Pennington Vertical Gardens partnered with bloggers such as me to help educate us all about their Pennington Vertical Gardening System products. As part of this program, I received compensation. They did not tell me what to purchase or what to say about the use of the products. Pennington Vertical Gardens believes that consumers and bloggers are free to form their own opinions and share them in their own words. Pennington Vertical Garden’s policies align with WOMMA Ethics Code, FTC guidelines and social media engagement recommendations. A winner will be chosen by random and gift card fulfillment will be handled by a third party.



DIY Grommet ShoesEver find a pair of shoes like, so cheap, but they kind of just need a little something else but you have to get them because they are just so cheap? That’s what happened with me and these pewter Calvin Klein shoes. I found them and they were really inexpensive, and I thought, “Meh, they are a great color, kinda boring, but for $15 how can I not buy them?”

So I did, and then I decided I wanted to spice them up. And for some reason, grommets were my answer. But I kind of love the way they turned out, and it was really quite simple. So if you have an old or a new pair that you want to embellish, here’s how to do it!

grommetsuppliesYou will need:

  1. hole punch (you may remember that I love my Martha Stewart one)
  2. a rubber ball (you really only need this if you have a screw hole punch like mine)
  3. grommets in the size or sizes you want
  4. a grommet tool, preferable a squeeze tool like this Crop-A-Dile
  5. shoes, obvy

To start, figure out where you want to place your grommets.  Then, holding the grommet in place, trace the interior circle of the grommet onto your shoes with a regular pen. (Don’t use a permanent marker in case you change your mind!)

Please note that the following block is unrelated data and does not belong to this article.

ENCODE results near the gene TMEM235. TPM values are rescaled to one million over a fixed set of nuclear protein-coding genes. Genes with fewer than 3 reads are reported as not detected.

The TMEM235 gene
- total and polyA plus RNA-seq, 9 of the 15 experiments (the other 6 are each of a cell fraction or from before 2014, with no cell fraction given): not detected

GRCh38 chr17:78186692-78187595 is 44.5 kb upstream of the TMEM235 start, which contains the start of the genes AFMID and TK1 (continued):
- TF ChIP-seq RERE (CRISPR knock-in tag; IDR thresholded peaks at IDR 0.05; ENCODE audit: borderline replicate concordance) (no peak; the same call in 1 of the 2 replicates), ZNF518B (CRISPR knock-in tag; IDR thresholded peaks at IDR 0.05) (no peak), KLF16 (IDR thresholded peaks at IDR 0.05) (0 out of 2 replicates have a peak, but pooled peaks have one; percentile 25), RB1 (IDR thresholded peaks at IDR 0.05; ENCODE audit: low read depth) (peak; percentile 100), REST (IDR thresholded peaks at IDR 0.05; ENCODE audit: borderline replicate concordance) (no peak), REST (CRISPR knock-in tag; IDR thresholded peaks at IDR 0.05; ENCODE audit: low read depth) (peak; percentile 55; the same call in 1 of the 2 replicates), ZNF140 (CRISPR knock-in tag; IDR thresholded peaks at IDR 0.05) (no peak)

Once you’ve got your placement on the shoe, it’s time to punch a hole. If you are using a screw punch, which you normally need to use on a self-healing mat, you’ll need something to punch on. I used a small rubber ball, since it fit nicely in the tip of the shoe and provided a cushiony surface for the punch. (The benefit to using a screw punch is that you can punch wherever you want; you don’t need to fit the jaws of a squeeze punch over the edge of the shoe.)


My hole punch wasn’t quite big enough for the grommets I chose, so I had to punch a few times around to make the hole big enough.




Insert your grommet with the top going into the shoe, and the bottom on the underside.

grommet6Then, use your grommet tool to crimp the grommet in place. I like to use a squeezing tool because it doesn’t require that you hammer part of the grommet, which can be difficult when you are working inside a shoe.




Complete the same process for any other grommets you want to attach, and then do the other shoe!


It’s really simple but also looks unique, and it looks harder than it really is. So you can impress your friends with your mad DIY skillz.